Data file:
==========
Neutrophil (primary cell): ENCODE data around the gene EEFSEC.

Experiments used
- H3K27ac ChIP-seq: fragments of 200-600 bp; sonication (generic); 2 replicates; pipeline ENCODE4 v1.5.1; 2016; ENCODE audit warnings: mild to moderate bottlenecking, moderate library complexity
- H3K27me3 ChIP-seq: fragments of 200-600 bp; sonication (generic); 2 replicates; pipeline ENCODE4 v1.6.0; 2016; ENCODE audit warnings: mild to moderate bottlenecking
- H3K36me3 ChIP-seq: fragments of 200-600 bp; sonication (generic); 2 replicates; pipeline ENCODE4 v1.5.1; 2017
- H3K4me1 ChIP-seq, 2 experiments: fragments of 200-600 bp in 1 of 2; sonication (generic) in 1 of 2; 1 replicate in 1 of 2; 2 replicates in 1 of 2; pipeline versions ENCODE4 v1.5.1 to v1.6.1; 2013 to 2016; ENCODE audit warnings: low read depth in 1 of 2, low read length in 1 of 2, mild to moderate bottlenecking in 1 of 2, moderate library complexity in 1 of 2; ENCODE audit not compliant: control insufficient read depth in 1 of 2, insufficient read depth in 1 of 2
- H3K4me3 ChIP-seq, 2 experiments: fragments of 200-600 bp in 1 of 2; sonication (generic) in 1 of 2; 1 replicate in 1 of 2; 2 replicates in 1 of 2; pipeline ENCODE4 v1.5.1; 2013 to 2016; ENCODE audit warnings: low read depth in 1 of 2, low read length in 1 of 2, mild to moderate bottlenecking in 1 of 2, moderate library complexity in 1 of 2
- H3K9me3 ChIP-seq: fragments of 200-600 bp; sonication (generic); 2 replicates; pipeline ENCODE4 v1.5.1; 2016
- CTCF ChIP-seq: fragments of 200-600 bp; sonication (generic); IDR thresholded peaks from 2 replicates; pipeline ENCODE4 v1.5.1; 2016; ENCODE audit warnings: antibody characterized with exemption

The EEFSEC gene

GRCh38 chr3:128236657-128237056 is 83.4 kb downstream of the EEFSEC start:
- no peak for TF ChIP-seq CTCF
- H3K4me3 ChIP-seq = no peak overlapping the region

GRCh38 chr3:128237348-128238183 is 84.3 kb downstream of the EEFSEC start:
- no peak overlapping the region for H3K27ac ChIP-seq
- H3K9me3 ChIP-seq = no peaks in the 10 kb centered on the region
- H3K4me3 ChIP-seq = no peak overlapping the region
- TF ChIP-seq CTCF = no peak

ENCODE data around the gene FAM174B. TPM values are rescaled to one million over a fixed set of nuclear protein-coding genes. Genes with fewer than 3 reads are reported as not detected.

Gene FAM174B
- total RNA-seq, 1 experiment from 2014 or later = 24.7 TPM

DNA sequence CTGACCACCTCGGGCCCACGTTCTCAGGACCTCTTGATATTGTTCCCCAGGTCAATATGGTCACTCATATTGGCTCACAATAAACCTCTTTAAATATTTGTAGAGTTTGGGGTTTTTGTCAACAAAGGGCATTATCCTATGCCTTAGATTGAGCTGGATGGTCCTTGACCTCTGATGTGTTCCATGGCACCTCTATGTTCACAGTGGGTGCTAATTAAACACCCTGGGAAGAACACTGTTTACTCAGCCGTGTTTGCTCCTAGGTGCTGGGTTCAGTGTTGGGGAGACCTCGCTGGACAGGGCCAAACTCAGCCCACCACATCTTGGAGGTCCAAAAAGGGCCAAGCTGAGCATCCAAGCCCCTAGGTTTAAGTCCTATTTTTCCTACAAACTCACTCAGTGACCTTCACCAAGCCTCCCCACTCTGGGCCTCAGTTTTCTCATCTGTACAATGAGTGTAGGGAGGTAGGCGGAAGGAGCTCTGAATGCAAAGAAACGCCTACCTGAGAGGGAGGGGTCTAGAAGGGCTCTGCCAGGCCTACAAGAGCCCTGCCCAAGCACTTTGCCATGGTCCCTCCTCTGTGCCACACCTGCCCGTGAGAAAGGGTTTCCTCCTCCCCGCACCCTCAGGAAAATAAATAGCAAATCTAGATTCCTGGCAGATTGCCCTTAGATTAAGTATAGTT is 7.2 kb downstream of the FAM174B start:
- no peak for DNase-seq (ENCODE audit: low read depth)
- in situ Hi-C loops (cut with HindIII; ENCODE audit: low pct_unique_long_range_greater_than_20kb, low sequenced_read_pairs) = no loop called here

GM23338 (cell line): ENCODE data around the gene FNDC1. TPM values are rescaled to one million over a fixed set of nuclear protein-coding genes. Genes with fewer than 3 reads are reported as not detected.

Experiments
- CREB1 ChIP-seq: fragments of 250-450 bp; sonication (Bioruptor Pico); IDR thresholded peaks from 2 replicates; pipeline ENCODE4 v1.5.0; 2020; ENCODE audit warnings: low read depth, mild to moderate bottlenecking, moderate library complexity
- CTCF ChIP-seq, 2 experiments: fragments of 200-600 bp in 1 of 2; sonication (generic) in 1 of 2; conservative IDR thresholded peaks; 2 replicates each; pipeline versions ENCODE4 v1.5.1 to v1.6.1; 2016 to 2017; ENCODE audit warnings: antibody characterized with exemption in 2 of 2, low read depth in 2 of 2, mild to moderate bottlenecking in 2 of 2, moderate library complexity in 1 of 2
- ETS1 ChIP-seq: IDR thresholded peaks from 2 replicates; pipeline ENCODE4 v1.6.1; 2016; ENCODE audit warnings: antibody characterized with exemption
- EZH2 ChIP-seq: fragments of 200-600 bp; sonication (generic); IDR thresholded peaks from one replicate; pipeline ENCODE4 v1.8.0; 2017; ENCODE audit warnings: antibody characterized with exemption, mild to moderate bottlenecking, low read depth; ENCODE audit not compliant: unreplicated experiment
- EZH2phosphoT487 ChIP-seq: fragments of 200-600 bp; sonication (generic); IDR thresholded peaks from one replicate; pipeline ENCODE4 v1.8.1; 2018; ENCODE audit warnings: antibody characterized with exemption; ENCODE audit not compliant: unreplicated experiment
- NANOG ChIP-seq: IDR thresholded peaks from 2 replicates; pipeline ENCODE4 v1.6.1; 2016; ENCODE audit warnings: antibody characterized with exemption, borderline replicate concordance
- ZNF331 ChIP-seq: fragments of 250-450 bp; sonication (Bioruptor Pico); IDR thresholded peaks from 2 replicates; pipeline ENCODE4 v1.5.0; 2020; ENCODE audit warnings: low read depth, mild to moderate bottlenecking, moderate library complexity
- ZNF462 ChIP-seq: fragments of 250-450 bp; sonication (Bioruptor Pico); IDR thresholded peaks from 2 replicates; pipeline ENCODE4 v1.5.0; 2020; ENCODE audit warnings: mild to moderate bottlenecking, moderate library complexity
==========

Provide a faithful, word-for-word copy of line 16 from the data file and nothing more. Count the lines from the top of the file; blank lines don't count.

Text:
- H3K9me3 ChIP-seq = no peaks in the 10 kb centered on the region